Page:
The movement of protons—hydrogen atoms with the electrons striped away—through a membrane is critical to efficiently producing electricity in a fuel cell. A decade ago, theory predicted that confinement of water into a single one-dimensional chain would achieve rapid proton transport, with the protons hopping down the chain of hydrogen-bonded water molecules. Now tiny (less than a nanometer in diameter) carbon tubes that confine water into one-dimensional wires have validated this prediction of rapid proton transport and achieved rates an order of magnitude faster than protons in bulk water and faster than state-of-the-art fuel cell membranes.
Carbon nanotube pores that create and maintain water “wires” could allow for rapid proton transport in next-generation bioinspired artificial proton conducting membranes for more efficient fuel cells to power your car and home.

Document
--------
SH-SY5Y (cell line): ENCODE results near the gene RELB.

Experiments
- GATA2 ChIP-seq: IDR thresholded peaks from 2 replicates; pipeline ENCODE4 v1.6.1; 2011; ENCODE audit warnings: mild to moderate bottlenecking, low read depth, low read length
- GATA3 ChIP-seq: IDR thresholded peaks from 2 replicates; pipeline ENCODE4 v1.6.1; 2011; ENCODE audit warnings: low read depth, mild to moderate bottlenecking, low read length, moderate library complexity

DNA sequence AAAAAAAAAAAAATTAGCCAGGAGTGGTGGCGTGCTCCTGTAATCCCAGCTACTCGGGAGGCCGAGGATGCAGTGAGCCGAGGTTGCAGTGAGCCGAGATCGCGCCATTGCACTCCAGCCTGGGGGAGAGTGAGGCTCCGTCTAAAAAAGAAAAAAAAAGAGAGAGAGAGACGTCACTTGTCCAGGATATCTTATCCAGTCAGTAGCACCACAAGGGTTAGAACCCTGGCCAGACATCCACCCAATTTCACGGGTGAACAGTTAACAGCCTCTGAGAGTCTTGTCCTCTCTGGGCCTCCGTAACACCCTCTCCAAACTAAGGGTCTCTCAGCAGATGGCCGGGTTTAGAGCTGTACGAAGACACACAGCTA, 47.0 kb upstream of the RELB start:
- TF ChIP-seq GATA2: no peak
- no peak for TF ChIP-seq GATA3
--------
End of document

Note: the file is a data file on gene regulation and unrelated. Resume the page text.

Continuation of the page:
Proton transport is important in biology and energy technology. Rapid proton transport is achieved through protons hopping along water molecules similar to a bucket brigade passing a pail of water down the line. Ten years ago, simulations predicted that water confinement in hydrophobic (“water-fearing”) carbon straws could achieve faster proton hopping, but demonstrating this efficient proton transport in artificial systems has been very challenging. Scientists at Lawrence Livermore National Laboratory and the University of California-Merced have now prepared short carbon nanotubes with two different diameters embedded in synthetic lipid membranes that mimic biological ion channels. When the diameter was greater than 1 nanometer, water was not confined to one dimension and, in this case, proton transport rates were comparable to bulk water. However, when much narrower (0.8-nanometer-diameter) tubes were used, the confined water formed one-dimensional water wires that drastically boosted the proton transport rate. To prepare the narrow tubes, single-walled carbon nanotubes were sonicated to cut and purify them. The smaller diameter nanotubes readily incorporated into a lipid membrane and formed passageways across the membrane—roughly 17 nanotubes per 200-nanometer liposome (a spherical vesicle encapsulating water with a lipid bilayer). Changes in the intensity of a fluorescent dye trapped in the lipid vesicle membrane were used to monitor proton transport that was initiated by rapid acidification (increasing the proton concentration) of the solution surrounding the liposome. The proton transport in the water “wires” inside narrow carbon nanotubes was an order of magnitude faster than bulk water and faster than the state-of-the-art membrane in fuel cells.